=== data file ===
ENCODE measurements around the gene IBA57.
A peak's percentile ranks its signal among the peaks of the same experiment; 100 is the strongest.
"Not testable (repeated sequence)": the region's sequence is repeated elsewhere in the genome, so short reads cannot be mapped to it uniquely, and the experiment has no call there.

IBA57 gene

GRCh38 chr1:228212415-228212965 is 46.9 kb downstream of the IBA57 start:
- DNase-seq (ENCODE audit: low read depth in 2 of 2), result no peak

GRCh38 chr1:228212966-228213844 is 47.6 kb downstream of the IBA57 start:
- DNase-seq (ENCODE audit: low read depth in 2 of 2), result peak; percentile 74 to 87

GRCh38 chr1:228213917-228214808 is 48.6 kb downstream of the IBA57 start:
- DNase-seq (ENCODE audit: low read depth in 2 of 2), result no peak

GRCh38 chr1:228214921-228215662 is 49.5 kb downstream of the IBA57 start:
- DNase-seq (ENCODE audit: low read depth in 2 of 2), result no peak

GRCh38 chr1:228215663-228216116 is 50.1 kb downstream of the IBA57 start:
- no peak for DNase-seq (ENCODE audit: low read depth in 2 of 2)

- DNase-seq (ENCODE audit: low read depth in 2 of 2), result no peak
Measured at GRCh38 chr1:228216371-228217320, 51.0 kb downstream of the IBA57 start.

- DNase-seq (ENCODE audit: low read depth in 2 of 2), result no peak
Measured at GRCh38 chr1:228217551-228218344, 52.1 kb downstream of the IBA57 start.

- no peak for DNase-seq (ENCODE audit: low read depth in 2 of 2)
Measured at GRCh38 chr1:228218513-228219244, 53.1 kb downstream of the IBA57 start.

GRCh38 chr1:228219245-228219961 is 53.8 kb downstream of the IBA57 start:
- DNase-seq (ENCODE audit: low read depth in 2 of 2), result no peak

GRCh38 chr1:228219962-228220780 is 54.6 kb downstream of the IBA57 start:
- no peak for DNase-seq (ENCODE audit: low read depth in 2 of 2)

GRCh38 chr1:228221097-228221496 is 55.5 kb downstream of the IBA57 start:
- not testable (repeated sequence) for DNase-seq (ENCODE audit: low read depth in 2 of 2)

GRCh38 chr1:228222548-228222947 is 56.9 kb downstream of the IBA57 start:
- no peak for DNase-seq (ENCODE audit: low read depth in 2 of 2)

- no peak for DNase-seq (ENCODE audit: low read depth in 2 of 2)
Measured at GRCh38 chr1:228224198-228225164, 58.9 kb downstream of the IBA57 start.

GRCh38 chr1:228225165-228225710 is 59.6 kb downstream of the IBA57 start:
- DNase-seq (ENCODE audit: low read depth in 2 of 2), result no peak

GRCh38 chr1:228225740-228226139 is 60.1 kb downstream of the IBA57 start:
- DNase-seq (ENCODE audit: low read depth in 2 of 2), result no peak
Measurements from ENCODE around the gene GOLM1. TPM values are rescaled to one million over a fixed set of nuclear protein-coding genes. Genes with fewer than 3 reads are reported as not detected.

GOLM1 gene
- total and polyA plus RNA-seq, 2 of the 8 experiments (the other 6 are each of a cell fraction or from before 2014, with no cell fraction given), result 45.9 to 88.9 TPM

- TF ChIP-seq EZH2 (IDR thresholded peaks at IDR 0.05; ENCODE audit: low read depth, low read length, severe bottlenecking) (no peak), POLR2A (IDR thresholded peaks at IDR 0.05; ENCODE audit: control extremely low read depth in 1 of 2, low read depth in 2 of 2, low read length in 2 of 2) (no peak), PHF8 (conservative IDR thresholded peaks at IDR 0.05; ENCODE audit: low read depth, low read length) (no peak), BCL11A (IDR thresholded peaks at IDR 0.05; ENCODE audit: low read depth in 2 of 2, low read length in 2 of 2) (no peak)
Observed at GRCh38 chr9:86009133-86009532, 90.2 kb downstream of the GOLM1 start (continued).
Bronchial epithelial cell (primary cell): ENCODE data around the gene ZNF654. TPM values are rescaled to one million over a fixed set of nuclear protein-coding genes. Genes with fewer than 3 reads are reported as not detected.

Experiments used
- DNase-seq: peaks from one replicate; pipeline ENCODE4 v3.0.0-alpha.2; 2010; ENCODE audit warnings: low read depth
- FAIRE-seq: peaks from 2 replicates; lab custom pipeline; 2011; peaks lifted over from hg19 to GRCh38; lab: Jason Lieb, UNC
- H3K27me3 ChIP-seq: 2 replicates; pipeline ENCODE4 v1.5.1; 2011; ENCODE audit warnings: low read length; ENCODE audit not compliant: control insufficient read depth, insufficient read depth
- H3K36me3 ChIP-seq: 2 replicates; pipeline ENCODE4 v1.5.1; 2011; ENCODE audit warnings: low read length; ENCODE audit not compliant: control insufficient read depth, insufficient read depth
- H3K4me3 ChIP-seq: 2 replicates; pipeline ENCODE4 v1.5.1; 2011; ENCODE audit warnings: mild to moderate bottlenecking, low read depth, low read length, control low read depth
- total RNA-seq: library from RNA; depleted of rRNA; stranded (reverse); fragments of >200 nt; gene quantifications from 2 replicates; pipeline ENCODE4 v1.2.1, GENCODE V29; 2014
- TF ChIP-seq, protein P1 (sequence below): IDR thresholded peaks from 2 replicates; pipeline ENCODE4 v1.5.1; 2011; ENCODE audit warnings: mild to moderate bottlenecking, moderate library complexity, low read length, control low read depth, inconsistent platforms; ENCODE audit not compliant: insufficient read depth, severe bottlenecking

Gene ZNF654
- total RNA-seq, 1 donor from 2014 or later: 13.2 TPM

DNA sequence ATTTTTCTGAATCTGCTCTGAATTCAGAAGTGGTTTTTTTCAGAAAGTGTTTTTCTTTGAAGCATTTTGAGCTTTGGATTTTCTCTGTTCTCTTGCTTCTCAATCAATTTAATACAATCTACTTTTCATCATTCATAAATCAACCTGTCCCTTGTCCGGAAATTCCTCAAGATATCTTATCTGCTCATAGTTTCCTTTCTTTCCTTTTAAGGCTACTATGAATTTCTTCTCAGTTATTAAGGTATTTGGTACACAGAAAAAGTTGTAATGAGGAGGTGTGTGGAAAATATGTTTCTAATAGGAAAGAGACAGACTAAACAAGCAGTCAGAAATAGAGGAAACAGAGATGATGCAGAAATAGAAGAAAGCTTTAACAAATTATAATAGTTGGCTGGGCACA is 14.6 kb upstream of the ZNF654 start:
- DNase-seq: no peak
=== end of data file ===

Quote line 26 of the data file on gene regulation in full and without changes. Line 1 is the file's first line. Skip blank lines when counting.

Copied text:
- not testable (repeated sequence) for DNase-seq (ENCODE audit: low read depth in 2 of 2)